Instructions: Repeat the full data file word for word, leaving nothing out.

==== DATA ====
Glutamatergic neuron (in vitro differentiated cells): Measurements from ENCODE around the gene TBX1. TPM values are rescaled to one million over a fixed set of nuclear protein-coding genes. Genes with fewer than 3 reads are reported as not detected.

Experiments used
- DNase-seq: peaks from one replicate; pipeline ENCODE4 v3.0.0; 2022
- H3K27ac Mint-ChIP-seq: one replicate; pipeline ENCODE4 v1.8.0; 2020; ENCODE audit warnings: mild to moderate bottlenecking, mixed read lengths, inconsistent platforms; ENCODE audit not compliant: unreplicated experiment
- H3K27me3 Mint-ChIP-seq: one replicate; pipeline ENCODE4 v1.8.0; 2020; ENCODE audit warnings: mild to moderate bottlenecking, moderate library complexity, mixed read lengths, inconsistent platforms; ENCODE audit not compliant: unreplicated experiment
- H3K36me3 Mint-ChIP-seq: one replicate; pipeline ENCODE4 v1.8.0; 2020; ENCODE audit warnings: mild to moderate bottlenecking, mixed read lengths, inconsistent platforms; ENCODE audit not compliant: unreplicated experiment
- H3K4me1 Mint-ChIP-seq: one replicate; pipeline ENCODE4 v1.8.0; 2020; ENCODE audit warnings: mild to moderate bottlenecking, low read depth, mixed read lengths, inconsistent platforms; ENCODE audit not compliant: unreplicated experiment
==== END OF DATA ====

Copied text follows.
Glutamatergic neuron (in vitro differentiated cells): Measurements from ENCODE around the gene TBX1. TPM values are rescaled to one million over a fixed set of nuclear protein-coding genes. Genes with fewer than 3 reads are reported as not detected.

Experiments used
- DNase-seq: peaks from one replicate; pipeline ENCODE4 v3.0.0; 2022
- H3K27ac Mint-ChIP-seq: one replicate; pipeline ENCODE4 v1.8.0; 2020; ENCODE audit warnings: mild to moderate bottlenecking, mixed read lengths, inconsistent platforms; ENCODE audit not compliant: unreplicated experiment
- H3K27me3 Mint-ChIP-seq: one replicate; pipeline ENCODE4 v1.8.0; 2020; ENCODE audit warnings: mild to moderate bottlenecking, moderate library complexity, mixed read lengths, inconsistent platforms; ENCODE audit not compliant: unreplicated experiment
- H3K36me3 Mint-ChIP-seq: one replicate; pipeline ENCODE4 v1.8.0; 2020; ENCODE audit warnings: mild to moderate bottlenecking, mixed read lengths, inconsistent platforms; ENCODE audit not compliant: unreplicated experiment
- H3K4me1 Mint-ChIP-seq: one replicate; pipeline ENCODE4 v1.8.0; 2020; ENCODE audit warnings: mild to moderate bottlenecking, low read depth, mixed read lengths, inconsistent platforms; ENCODE audit not compliant: unreplicated experiment